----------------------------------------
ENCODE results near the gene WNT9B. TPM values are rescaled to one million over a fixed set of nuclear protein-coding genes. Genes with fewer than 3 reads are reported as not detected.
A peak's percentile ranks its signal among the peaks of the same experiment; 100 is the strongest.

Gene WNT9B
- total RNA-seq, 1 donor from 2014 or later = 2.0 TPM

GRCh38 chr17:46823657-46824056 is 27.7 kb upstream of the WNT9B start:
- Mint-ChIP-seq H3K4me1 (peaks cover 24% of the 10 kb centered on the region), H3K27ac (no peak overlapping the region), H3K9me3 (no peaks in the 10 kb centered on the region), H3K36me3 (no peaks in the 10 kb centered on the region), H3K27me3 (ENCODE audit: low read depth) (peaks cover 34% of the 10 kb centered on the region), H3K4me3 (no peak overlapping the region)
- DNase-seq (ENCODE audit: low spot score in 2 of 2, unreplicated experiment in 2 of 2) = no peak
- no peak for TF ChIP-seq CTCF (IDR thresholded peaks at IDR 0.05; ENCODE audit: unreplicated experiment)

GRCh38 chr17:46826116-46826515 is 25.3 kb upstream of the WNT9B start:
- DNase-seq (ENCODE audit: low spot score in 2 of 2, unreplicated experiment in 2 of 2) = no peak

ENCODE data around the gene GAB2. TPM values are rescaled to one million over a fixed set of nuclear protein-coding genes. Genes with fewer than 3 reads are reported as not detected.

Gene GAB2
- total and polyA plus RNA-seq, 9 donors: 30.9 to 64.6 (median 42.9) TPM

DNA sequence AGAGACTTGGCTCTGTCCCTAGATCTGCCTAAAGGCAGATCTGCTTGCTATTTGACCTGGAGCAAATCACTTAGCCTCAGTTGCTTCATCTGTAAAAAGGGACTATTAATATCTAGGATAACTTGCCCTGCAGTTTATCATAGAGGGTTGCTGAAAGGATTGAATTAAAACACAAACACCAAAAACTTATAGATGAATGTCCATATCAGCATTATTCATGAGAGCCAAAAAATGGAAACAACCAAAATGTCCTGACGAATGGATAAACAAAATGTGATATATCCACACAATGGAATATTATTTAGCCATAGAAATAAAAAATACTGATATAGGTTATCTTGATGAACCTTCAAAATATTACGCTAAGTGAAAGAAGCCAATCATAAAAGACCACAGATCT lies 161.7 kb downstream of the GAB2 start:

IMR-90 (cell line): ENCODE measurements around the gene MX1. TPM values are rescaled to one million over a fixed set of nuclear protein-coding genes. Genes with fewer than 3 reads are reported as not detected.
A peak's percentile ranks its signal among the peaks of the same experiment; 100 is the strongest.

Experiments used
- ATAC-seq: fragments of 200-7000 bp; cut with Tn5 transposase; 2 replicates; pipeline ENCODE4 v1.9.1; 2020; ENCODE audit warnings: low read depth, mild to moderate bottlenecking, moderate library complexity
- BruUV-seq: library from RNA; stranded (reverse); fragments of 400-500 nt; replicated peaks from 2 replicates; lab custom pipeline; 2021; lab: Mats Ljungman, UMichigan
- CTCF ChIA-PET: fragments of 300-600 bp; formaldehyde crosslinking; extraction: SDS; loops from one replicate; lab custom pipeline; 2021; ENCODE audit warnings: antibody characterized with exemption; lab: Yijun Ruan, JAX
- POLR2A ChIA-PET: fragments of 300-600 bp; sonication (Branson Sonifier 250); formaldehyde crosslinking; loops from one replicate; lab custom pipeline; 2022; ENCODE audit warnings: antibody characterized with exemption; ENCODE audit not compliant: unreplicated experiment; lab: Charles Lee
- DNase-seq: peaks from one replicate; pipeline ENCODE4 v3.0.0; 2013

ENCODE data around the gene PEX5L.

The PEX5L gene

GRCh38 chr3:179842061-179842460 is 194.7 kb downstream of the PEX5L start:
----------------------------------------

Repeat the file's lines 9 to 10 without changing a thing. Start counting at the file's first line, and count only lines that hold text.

GRCh38 chr17:46826116-46826515 is 25.3 kb upstream of the WNT9B start:
- DNase-seq (ENCODE audit: low spot score in 2 of 2, unreplicated experiment in 2 of 2) = no peak